When Millie the Greyhound needed a prosthetic leg, her owner tried something: modelling and printing one. And it worked.
Your parents probably told you that you can do anything if you put your mind to it, and we’re in an age where provided you try, that is actually possible.
Seriously, the level of possibilities that exists thanks to improvements in technology is genuinely exciting, and one of the areas we are most excited about is that of 3D printing.
Literally an area that allows you to create things simply by printing them, 3D printing requires one of those spiffy new 3D printers that layers materials over a period of time to print an object in three dimensions rather than a flat picture, and it also requires some knowledge of 3D.
For instance, if you want to make a part for your car or a little bit for your home like a door knob, you have to know how to model it, or you have to find a 3D model you can download. If you have a 3D scanner, you can scan in the part and clone it, or you can start from that 3D scan and model outwards, changing things.
But what if you need something different? What if the products you’ve been using made by other companies for purpose just don’t feel right?
For that, you can go to modelling your own, bringing DIY into the new world and making something special, which is exactly what Aussie architect Ed Dieppe did with the help of Autodesk when it came to making something for their lovely little greyhound pup Millie.
Back in 2013, Millie, a three-legged greyhound, was the first pup in the country to be fitted with a prosthetic bionic leg, but over the years, Millie grown, and that has made her original bionic leg go through severe wear and tear.
Parts costs were adding up, and with the price of a prosthetic leg for the dog costing over $2,000 each time it needed replacing, that cost was becoming untenable.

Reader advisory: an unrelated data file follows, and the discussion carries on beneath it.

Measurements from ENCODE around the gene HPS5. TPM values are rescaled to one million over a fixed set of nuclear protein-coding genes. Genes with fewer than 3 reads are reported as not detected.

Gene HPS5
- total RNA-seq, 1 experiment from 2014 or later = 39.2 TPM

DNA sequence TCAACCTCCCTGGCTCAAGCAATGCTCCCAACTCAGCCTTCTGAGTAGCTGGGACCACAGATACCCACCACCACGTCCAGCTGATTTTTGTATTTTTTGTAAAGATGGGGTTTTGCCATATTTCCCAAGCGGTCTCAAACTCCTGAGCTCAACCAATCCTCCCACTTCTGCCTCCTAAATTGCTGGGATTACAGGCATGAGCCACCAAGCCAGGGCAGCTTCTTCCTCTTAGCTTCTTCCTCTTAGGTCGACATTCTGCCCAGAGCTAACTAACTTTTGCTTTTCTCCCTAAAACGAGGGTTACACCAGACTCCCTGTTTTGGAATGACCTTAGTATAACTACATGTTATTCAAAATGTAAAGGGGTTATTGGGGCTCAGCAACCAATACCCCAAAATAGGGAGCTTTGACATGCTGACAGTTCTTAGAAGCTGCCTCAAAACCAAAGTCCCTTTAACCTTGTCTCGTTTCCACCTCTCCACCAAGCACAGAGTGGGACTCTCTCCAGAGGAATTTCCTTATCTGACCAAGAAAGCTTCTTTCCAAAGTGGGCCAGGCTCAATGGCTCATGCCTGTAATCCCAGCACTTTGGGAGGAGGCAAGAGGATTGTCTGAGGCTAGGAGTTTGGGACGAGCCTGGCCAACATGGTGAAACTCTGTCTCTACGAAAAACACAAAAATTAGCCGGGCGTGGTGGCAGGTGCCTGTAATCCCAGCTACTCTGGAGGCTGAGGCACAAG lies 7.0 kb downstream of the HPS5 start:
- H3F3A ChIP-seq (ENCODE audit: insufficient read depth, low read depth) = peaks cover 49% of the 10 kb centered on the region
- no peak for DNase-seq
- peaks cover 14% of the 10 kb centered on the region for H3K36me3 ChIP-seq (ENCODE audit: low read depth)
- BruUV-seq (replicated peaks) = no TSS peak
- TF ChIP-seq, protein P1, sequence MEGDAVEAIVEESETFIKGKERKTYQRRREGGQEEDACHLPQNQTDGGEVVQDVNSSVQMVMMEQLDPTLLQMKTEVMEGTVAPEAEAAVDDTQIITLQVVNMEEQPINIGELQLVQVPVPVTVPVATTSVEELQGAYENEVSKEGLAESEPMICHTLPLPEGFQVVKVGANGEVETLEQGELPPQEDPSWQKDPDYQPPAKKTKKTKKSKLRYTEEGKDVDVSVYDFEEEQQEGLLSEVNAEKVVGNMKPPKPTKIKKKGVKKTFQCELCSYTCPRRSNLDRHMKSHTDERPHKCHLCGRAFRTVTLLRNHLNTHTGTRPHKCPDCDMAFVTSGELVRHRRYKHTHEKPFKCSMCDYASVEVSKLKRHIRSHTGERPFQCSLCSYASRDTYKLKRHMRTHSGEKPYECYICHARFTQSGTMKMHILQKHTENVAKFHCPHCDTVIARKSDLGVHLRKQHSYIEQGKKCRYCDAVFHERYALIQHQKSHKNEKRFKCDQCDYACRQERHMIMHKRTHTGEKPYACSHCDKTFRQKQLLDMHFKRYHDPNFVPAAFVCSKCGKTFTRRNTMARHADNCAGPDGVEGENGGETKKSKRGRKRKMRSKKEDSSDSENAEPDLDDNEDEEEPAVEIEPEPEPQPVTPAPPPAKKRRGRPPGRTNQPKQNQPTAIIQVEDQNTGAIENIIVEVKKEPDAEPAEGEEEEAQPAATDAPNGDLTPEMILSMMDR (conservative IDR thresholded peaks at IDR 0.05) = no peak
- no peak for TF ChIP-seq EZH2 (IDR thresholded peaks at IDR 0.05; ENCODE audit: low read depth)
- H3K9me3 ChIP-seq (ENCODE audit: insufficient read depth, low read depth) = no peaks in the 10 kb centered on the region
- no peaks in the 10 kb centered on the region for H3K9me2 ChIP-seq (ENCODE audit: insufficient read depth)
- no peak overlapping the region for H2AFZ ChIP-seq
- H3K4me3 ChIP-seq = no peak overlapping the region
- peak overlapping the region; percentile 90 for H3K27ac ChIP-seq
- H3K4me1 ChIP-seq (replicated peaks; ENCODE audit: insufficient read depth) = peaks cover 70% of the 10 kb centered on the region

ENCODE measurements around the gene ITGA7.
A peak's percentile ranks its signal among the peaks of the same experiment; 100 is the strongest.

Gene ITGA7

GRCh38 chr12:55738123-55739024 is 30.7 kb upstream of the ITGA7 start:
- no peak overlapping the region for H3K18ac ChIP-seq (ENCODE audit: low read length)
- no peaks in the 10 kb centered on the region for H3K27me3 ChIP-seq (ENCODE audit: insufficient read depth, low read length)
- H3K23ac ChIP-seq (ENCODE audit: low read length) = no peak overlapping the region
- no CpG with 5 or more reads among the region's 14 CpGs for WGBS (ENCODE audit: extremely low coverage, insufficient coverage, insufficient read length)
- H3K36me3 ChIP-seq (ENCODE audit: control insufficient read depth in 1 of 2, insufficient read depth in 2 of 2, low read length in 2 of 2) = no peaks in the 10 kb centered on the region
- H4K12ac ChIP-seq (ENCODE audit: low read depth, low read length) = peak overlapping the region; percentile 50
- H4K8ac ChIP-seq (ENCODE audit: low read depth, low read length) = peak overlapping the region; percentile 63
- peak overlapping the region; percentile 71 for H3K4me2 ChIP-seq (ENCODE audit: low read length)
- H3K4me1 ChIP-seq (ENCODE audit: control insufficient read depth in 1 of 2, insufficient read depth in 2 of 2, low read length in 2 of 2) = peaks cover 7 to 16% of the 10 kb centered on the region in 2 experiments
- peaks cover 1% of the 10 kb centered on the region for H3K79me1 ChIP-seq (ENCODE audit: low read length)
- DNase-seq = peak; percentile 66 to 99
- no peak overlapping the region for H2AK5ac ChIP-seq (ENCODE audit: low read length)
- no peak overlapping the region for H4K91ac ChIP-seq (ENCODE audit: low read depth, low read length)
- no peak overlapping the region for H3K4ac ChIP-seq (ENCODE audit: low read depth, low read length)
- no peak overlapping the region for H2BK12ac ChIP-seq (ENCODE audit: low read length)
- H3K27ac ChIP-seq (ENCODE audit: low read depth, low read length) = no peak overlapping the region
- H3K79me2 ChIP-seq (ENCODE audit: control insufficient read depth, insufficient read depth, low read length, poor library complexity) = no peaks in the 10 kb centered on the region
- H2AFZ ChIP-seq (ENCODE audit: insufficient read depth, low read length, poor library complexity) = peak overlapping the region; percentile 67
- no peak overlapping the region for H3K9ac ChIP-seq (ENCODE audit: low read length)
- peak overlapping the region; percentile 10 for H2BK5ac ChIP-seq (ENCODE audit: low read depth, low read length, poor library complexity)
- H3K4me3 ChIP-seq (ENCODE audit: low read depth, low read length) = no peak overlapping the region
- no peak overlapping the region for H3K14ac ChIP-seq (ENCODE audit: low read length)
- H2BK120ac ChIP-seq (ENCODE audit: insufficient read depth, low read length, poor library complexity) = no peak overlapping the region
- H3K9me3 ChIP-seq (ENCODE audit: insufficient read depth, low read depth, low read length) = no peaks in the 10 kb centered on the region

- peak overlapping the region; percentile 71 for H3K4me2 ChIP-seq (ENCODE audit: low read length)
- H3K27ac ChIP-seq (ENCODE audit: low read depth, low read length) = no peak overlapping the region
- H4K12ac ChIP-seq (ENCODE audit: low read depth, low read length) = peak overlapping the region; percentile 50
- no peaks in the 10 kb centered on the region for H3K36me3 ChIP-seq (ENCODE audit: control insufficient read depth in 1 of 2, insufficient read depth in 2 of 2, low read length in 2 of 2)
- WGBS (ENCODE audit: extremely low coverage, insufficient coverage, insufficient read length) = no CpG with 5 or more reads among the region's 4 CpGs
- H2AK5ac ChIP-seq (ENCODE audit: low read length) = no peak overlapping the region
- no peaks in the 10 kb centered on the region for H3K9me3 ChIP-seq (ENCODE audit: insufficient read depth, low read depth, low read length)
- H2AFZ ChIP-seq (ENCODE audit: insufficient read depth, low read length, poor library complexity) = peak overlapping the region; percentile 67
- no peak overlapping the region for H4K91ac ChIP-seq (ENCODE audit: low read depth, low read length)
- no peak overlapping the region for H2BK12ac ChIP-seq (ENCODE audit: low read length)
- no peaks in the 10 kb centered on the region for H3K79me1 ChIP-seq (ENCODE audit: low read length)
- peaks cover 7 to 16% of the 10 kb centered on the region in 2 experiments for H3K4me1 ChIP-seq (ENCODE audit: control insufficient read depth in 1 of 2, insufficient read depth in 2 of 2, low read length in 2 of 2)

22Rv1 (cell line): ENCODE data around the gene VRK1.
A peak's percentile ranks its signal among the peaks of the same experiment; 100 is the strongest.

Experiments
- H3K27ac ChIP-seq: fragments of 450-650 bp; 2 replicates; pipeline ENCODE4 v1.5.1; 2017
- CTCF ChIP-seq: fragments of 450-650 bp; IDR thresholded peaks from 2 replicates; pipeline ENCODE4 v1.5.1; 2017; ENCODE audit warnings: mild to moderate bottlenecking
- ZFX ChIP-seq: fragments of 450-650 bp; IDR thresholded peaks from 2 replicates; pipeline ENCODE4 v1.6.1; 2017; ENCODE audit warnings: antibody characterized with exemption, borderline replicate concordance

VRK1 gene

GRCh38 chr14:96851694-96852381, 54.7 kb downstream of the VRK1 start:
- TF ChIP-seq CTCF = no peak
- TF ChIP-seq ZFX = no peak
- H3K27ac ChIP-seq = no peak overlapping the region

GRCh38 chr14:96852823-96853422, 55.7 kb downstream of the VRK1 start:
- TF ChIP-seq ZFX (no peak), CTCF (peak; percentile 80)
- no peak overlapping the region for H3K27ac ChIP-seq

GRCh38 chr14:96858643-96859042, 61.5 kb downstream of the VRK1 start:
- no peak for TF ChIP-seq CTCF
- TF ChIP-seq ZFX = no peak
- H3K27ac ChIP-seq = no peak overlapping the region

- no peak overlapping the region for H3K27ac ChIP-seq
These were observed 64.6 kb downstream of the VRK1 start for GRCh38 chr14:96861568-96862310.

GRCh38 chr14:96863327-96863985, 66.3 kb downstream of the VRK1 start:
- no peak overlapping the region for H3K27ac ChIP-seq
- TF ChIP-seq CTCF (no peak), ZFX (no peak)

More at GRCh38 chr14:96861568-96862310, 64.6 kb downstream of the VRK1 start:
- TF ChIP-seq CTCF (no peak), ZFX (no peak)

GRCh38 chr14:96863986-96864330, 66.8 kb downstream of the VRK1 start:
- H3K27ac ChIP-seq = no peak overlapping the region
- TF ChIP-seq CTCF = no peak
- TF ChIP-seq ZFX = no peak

So already an architect familiar with aspects of 3D modelling, Ed Dieppe started looking into the possibility of 3D printing a leg, designing a new paw and building it.
Helped by Autodesk, the company that develops and owns quite a bit of the 3D software (including Maya and 3DS Max for 3D modelling in entertainment and video games), Dieppe relied on Autodesk’s Fusion 360 to design a better leg, with the ability to print the leg whenever he wanted with access to a 3D printer.
That could be at home with his own 3D printer, though in this case, Reality 3D Printing in Queensland helped out, building the leg for the Millie.
The result is a 3D printed prosthetic leg made from CPE, a co-polyester plastic, and if anything is broken, he just prints out a new one or a new part. As Millie grows over time, he just made need to print out the right part, building and adding as she gets bigger and faster, as greyhounds do.
“From concept to delivery the process could not have been better,” said Dieppe.
“With the previous adaptations of Millie’s prosthetics we have never been able to develop the design before the prosthetics have gone into production, often leaving us with surprise outcomes. But being able to review the design in 3D with Fusion 360, we had the opportunity to workshop the design live, pick up any potential design flaws and quickly prototype new parts,” he said.
“The results have been amazing and Millie is taking to her new prosthetic incredibly well!”
Millie’s prosthetic paw is easily proof of what 3D printing can do to help at home, and is just the beginning. While 3D printing is still in early days, it is something we’re likely going to see more of, and that means 3D skills are going to become a thing destined for more than those who want to make video games or the next Pixar film.